We Won the Nobel Peace Prize Last Year—Here's How Trump and Kim Jong Un Could Win It | Opinion

When I started working on disarmament, nuclear weapons seemed like an antiquated curiosity. While I understood them as an ever-present existential threat, they didn't exactly seem like an immediate one. There is an endless list of issues in need of attention if you care about ending suffering and injustice, are nuclear weapons really one of the most pressing?

But I came to see nuclear weapons as the beating heart of an unjust and outdated system. With "responsible" and "rogue" states, nuclear weapons reflect the colonial order, and its rampant racism and sexism. What's more, the nuclear threat is indeed imminent, as many people today are suddenly realizing. It's harder to ignore the problem with nuclear agreements in tatters and false alerts sending Hawaiians running for cover.

The recent developments on the Korean Peninsula are a cause for cautious optimism. Though Trump's acolytes claim this was due to a policy of "Maximum Pressure" (aka tweets threatening mass murder and arguing about button size) the reality is the one non-nuclear state in the equation, South Korea, deftly paved a path forward to peace through careful diplomacy. It's still unclear how far all parties will get down that path, especially now that the U.S. has squandered credibility by reneging on the Iran Deal.

It's hard to commend Kim Jong Un's actions when they were driven by nuclear weapon development and provocative missile tests. The nuclear-armed states have spent decades telling the world that nuclear weapons bestow power. It turns out North Korea was listening.

At worst, North Korea plans to keep their nuclear program and at best they developed it as a grand bargaining chip. The Norwegian Nobel Committee could reward North and South Korea for bringing their long conflict to an official close, but it is not likely to endow Kim Jong Un with the peace prize for building then abandoning his nuclear ambitions.

Other than quickly saying "Yes" to a summit with North Korea's Supreme Leader, Trump's contribution to prospective peace seems to be calling Kim names on Twitter and threatening nuclear war in the form of "fire and fury." Last week, he pulled out of a deal with Iran that everyone, including his own Defense Secretary, agreed was working and sufficiently "robust." Hardly the actions of a Nobel-worthy statesman.

But there is one way that both Trump and Kim could deserve the Nobel Peace Prize: they must reject nuclear weapons completely.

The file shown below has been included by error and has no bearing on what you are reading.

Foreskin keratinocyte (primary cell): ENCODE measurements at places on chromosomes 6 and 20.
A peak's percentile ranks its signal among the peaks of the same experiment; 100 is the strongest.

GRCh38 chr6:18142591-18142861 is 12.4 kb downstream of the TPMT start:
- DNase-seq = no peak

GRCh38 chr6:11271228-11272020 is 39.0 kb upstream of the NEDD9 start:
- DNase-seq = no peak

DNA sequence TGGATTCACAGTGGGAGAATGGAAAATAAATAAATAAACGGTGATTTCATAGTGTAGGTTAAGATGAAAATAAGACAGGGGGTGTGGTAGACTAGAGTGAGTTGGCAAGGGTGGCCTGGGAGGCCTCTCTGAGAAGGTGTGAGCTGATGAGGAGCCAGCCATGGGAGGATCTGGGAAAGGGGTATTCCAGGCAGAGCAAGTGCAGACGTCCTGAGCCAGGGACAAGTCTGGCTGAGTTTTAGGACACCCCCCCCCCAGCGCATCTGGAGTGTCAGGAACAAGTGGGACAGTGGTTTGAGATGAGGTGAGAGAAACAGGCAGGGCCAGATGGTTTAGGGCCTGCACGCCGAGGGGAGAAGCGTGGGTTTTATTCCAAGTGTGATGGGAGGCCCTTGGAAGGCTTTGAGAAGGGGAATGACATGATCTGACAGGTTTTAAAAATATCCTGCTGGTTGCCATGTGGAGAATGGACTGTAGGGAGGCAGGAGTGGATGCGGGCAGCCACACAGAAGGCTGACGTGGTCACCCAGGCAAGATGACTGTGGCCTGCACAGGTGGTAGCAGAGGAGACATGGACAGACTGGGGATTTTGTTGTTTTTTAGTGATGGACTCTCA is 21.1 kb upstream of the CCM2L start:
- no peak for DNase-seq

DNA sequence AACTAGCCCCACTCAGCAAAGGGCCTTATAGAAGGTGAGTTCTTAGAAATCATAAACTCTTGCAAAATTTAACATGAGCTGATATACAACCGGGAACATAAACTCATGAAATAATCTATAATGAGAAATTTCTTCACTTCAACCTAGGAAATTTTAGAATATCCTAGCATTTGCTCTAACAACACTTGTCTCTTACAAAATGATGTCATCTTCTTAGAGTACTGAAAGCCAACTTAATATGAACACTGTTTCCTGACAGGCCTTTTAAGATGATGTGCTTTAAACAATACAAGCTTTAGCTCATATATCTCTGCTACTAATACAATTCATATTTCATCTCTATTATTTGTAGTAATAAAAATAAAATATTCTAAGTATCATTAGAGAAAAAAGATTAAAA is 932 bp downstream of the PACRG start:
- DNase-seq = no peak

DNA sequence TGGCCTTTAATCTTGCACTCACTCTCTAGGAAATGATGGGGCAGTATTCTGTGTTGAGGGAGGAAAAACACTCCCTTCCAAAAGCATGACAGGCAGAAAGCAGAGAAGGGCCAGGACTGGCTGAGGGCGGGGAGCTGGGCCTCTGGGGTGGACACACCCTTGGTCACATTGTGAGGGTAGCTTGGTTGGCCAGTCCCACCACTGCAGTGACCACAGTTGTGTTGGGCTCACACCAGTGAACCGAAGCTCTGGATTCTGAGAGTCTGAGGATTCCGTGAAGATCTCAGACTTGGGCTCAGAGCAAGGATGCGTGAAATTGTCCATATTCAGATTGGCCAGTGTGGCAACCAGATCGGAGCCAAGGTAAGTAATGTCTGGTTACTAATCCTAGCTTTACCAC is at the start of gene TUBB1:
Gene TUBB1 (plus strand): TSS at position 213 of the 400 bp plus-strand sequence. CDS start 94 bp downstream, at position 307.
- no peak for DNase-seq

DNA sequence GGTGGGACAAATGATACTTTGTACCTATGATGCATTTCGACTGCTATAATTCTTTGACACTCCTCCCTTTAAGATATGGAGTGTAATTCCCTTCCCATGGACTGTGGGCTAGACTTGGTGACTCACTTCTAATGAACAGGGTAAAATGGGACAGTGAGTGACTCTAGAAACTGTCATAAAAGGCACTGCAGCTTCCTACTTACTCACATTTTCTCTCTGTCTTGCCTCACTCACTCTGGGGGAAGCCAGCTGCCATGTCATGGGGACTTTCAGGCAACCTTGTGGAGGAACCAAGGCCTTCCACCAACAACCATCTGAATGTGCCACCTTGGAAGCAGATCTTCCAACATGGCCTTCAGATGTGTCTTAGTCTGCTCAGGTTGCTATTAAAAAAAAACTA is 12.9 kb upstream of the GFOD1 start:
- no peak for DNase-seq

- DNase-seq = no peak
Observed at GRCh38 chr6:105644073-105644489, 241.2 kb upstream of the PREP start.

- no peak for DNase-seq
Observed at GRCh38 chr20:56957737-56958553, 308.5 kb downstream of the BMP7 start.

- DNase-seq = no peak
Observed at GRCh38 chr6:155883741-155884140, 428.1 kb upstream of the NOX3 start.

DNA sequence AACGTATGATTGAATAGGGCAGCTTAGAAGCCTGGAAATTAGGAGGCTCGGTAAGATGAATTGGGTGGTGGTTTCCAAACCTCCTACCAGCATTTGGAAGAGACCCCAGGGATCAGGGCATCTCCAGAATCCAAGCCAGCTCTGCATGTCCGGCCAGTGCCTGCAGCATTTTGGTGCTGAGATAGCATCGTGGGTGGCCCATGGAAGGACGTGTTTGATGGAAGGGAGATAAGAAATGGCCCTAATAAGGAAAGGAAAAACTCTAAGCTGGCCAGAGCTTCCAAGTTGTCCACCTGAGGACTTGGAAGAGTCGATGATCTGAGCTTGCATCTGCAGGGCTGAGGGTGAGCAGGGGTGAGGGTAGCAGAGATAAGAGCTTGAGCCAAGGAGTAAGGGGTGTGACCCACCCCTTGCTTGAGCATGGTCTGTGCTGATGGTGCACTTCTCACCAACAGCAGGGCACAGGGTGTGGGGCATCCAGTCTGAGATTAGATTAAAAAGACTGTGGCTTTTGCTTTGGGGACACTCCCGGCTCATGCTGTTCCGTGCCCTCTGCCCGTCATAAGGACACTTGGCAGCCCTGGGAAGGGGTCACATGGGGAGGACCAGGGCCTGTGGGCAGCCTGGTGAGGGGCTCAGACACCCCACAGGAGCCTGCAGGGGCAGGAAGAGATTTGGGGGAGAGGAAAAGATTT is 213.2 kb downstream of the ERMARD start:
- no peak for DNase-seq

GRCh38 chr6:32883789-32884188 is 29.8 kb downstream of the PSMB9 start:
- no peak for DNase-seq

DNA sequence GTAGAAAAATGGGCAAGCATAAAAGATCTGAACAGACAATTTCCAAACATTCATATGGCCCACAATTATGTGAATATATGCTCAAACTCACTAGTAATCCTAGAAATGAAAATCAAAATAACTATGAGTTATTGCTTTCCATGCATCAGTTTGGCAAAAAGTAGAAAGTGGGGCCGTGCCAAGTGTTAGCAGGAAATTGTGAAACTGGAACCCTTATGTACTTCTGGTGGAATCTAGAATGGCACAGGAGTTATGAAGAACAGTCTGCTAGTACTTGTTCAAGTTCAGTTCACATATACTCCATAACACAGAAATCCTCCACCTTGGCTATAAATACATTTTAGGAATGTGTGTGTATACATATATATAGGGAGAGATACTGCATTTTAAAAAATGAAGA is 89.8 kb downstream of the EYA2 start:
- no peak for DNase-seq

A combination photo shows North Korean leader Kim Jong Un (L) in Pyongyang, North Korea and U.S. President Donald Trump (R), in Palm Beach, Florida, respectively. REUTERS/KCNA handout via Reuters & Kevin Lamarque (R)

Realizing that leaders are not the problem, and security frameworks are not the problem, but the weapons themselves are the problem, was important to me understanding the centrality of nuclear disarmament to create a stable and nondiscriminatory world. These are indiscriminate weapons of mass destruction, created to target and murder civilians, contravening the rules of war and international norms.

Yet, we still treat them as special, mythical almost. Trump mocked the idea of a nuclear-free world during his State of the Union as "magical." But it is far more unrealistic to think we can "magically" live with nuclear weapons forever, threatening to use them forever, continuing to invest in them forever, without them actually being used again.

It's not enough to slow proliferation, all the while tacitly accepting that nuclear weapons are a force for good in the right hands; a necessary evil. This approach is irresponsible and steeped in a continuing prejudice that some countries should have weapons of mass destruction. In this model, we don't reject the weapons, just the particular nations or races or individuals controlling them.

Here's how that could change: North and South Korea could agree to denuclearize the Korean Peninsula and join the Treaty on the Prohibition of Nuclear Weapons, which is the best mechanism to do that. Though it is unlikely the U.S. would join the Treaty any time soon, simply endorsing Kim and Moon Jae-in signing the Treaty would be a monumental shift in the world's view of nuclear weapons.

Rather than waiting for leadership from the nuclear-armed states, 122 nations adopted the nuclear ban treaty last July. Audacious leaders are swiftly moving to the moment when the Treaty enters into force, after ratification by 50 countries. At the very least, Trump could get out of the way of the efforts of people who are not 'dreaming' of a world without nuclear weapons but are actively working towards it.

Instead, the U.S. has sought to stop the Treaty at every step, trying to convince non-nuclear armed states to keep nuclear weapons legal and legitimate. Now is the time for a bold leader to support a new reality based in equality, respect for all lives and humanitarian law. It's time to pull the beating heart out of the inequitable global security order and replace fear with cooperation.

Doing that would be a massive step forward towards Alfred Nobel's original vision of a peaceful "fraternity between nations." But as long as some governments base their security on the constant threat of civilian slaughter, then they are never truly at peace and their leaders are not truly peacemakers.

Beatrice Fihn is the Executive Director of the International Campaign to Abolish Nuclear Weapons, the winner of the 2017 Nobel Peace Prize.

The views expressed in this article are the author's own.​​